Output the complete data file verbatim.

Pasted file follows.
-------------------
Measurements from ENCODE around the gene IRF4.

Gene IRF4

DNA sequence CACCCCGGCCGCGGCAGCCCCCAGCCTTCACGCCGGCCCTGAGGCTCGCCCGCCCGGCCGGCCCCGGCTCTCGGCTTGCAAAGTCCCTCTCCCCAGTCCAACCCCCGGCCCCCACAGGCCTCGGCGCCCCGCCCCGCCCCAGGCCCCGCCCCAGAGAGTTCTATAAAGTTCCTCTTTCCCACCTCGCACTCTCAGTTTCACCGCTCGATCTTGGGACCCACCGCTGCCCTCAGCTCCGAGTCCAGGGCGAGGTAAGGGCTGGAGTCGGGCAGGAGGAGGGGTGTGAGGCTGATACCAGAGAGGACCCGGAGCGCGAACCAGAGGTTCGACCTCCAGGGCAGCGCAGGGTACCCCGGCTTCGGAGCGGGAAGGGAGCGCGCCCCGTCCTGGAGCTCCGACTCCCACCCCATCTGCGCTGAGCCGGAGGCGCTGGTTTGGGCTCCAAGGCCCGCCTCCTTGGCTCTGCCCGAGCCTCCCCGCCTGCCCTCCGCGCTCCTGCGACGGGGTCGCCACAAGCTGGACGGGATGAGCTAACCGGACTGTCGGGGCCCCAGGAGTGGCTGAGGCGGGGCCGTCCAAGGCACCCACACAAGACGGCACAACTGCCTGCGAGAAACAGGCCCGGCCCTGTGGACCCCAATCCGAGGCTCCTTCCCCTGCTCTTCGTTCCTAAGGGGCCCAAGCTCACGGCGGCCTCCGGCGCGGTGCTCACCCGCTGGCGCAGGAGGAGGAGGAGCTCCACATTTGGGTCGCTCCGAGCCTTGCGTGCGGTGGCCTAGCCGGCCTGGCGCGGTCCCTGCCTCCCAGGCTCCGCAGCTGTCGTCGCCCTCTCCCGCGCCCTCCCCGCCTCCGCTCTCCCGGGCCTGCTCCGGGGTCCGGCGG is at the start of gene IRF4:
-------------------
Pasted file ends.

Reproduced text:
Measurements from ENCODE around the gene IRF4.

Gene IRF4

DNA sequence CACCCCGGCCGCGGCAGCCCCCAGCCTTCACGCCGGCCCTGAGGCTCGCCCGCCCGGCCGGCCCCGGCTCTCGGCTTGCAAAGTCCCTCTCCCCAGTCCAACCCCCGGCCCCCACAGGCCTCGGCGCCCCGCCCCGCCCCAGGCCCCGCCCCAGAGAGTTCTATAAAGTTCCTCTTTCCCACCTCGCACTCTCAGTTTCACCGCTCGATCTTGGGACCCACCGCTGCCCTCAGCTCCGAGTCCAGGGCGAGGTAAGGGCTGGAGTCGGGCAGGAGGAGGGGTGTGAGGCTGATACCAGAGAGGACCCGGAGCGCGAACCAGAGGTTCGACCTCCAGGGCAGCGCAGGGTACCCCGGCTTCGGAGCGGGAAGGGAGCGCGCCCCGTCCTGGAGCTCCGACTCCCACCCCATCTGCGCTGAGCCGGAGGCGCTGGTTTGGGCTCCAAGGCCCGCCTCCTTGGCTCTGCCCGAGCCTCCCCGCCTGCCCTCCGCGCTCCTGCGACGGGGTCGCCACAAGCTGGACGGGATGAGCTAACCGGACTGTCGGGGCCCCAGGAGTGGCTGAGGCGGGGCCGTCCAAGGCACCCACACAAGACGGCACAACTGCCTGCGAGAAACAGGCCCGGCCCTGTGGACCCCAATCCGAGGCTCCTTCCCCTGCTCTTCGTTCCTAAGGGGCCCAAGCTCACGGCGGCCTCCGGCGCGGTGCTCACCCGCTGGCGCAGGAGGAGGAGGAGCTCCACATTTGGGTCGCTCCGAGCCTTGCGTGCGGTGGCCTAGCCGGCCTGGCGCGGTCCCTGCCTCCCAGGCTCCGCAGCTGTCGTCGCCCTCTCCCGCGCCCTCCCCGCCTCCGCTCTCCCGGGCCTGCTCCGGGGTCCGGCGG is at the start of gene IRF4: